Index of /tex-archive/graphics/circuit_macros
* Circuit_macros Version 7.9, copyright (c) 2014 J. D. Aplevich under *
* the LaTeX Project Public License. The files of this distribution may *
* be redistributed or modified provided that this copyright notice is *
* included and provided that modifications are clearly marked to *
* distinguish them from this distribution. There is no warranty *
* whatsoever for these files. *
This is a set of macros for drawing high-quality line diagrams to
include in TeX, LaTeX, web, or similar documents, with support for
SVG and other formats. Fundamental electric circuit elements and
basic logic gate based on IEEE and European standards are included
with several tools and examples of other types of diagrams. Elements
can be scaled or drawn in any orientation and are easy to modify.
The advantages and disadvantages of such a system are similar to those
of TeX itself, which is macro-based and non-wysiwyg, with ordinary
The macros are to be processed by an m4 macro processor, and evaluate to
drawing commands in the pic "little language," which is easy to read and
learn. The diagram is then automatically translated into TiKZ, PSTricks,
or other formats for processing by LaTeX or other applications. Pic
is well suited to line drawings requiring parametric or conditional
components, fine adjustment, significant geometric calculations,
repetition, or recursion. Arbitrary text for formatting by LaTeX can
be placed at will in the diagram. Free interpreters for m4 and pic
are readily available.
GNU m4, dpic (see below), LaTeX, PSTricks, dvips
m4, dpic, LaTeX or PDFLaTeX, TikZ-PGF
The dpic interpreter can translate pic input into several forms:
a .tex file for processing by latex with PSTicks or pgf/Tikz (also
pict2e or eepicemu for simple diagrams), or an mfpic, MetaPost, xfig,
SVG, or postscript file.
The GNU m4 macro processor is assumed since its -I option and M4PATH
environment variable simplify file inclusion (see INSTALLATION below).
Early versions of these macros required absolute path names to be
used in include statements, which is still possible.
m4, GNU pic (gpic), TeX or LaTeX, and a driver recognizing tpic specials
The GNU pic interpreter produces tpic special commands.
Also possible for some diagrams:
m4 and dpic with output in the following formats:
LaTeX graphics or LaTeX eepic (for simple diagrams), mfpic, xfig,
MetaPost, SVG, Postscript
First-time users should read the Quick Start section of CMman.pdf.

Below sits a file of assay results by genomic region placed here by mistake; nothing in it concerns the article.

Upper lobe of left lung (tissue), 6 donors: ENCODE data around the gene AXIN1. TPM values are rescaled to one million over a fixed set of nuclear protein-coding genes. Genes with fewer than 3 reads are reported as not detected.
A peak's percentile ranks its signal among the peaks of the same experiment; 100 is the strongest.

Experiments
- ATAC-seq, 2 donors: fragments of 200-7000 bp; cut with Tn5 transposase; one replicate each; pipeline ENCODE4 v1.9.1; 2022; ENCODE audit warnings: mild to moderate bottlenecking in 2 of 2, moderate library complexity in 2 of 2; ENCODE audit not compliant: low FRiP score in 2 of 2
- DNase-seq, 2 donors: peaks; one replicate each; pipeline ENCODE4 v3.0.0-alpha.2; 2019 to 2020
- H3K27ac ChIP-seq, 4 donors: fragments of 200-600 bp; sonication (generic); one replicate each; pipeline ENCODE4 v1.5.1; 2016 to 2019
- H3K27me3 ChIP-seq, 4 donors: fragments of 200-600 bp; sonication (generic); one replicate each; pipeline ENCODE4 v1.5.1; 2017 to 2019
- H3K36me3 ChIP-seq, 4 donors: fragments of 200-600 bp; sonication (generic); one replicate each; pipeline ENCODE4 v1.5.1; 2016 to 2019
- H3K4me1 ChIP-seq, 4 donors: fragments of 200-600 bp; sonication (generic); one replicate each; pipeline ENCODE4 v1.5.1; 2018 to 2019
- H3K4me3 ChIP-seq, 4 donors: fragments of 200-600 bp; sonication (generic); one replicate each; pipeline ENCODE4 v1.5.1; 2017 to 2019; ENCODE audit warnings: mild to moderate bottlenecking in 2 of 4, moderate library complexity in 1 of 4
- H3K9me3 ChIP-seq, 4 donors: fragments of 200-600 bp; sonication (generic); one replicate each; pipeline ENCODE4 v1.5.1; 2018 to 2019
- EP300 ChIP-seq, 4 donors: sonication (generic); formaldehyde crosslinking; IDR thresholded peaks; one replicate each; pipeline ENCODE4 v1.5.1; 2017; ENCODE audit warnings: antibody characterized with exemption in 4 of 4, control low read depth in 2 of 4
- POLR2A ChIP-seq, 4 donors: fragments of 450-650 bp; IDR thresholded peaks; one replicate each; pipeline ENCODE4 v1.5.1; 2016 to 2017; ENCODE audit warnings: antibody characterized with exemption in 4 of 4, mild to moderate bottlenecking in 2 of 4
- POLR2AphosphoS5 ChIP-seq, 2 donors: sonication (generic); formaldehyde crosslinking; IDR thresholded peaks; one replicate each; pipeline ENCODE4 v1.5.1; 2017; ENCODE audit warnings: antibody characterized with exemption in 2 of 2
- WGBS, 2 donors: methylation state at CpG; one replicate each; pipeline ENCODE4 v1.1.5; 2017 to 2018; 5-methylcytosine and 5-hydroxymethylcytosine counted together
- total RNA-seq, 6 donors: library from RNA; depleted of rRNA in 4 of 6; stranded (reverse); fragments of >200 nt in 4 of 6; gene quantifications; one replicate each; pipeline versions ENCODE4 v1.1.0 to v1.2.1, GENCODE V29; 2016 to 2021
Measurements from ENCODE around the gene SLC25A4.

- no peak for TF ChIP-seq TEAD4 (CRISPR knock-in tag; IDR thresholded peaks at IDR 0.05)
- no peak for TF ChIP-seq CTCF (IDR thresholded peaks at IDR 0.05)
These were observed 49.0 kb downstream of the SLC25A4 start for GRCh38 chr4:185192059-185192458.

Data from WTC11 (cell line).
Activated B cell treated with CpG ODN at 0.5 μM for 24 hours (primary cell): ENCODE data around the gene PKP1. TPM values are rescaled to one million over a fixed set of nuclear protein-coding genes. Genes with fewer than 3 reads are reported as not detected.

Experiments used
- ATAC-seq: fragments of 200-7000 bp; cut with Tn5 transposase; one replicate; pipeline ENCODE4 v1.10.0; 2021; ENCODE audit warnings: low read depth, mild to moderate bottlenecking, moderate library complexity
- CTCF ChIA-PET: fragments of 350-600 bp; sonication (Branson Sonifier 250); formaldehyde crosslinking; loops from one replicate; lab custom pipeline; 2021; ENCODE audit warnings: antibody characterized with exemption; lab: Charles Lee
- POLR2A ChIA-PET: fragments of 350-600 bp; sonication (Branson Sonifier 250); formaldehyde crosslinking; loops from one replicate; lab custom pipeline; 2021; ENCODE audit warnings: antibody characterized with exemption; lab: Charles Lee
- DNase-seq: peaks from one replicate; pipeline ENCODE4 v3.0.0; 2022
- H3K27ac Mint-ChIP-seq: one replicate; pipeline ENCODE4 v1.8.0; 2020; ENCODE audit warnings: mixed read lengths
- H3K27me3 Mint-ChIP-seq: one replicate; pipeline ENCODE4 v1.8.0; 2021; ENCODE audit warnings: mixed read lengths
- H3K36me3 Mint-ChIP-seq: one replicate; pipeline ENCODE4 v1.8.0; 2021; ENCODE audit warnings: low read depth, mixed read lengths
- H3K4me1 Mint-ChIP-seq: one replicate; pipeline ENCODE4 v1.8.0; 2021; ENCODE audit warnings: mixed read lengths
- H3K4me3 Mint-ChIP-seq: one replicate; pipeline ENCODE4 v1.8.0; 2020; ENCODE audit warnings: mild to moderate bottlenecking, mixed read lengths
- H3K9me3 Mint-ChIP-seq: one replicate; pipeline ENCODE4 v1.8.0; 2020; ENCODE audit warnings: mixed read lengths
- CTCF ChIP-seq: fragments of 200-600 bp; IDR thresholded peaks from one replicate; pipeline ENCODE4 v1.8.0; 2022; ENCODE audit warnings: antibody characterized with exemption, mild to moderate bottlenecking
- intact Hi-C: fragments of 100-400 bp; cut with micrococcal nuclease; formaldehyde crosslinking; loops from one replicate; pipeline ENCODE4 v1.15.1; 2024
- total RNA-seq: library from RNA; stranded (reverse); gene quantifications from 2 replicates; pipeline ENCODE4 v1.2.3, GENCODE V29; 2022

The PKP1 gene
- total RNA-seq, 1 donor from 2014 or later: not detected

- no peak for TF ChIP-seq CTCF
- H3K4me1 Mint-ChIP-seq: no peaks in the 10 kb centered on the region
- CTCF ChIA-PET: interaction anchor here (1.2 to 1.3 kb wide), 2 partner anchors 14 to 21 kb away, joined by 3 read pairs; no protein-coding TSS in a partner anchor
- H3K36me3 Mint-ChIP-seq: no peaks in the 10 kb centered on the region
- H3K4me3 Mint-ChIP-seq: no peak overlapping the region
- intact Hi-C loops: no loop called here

The following describes basic usage. See below for integration
with other tools. Suppose a source file, cct.m4 say, has been
created and the top two lines are
The file is processed as shown, assuming that you have set the M4PATH
environment variable in the INSTAllATION instructions:
m4 pstricks.m4 cct.m4 | dpic -p > cct.tex
If you have not set the M4PATH environmental variable then the command is
m4 -I <path> pstricks.m4 cct.m4 | dpic -p > cct.tex
where <path> is the absolute path to the directory containing the macros.
If M4PATH is defined and, in addition, the first line of cct.m4 is
include(pstricks.m4), then this command can be simplified to
m4 cct.m4 | dpic -p > cct.tex
To use the gpic processor, the command is
m4 gpic.m4 cct.m4 | gpic -t > cct.tex
with the -I <path> option added if M4PATH has not been defined.
The resulting file cct.tex is normally inserted into a document to
be processed by LaTeX, and the resulting dvi file is converted to
postscript using dvips. Read Section 2 of the manual to see how to
process the diagram source from within the .tex source.
In the case of PGF, pgf.m4 is read instead of pstricks.m4 and the dpic
option is -g, so the command is
m4 pgf.m4 cct.m4 | dpic -g > cct.tex
or, using include(pgf.m4) in cct.m4,
m4 cct.m4 | dpic -g > cct.tex
The document is processed either by LaTeX to produce postscript
or PDFLaTeX to produce pdf directly.
1. Decide where you will be installing the .m4 library files. In
principle, they can go anywhere, $HOME/Circuit_macros or in your
localtexmf folder such as c:\localtexmf\Circuit_macros, for example.
Copy the Makefile and the .m4 files from the top-level directory
of the distribution to the installation directory, or simply expand
the .tar.gz or .zip distribution file to create the installation
2. Copy boxdims.sty (see Section 9 of the manual) from the top
distribution directory to where LaTeX will find it, typically
localtexmf/tex/latex/local/ or C:\localtexmf\tex\latex\local,
and refresh the LaTeX filename database.
3. Define the environment variable M4PATH to point to the installation
directory determined in step 1. On Cygwin, for example, add the
following to your .bashrc file:
but modify the path to the installation directory as necessary.
On a Unix or Linux machine, the line might be
depending on where you have installed the files.
4. This is optional. You can change the definition of the default
processor to dpic with (for example) PSTricks or pgf (ie tikz)
by editing the include command near the top of libgen.m4. To do
this automatically, copy Makefile from the top-level directory to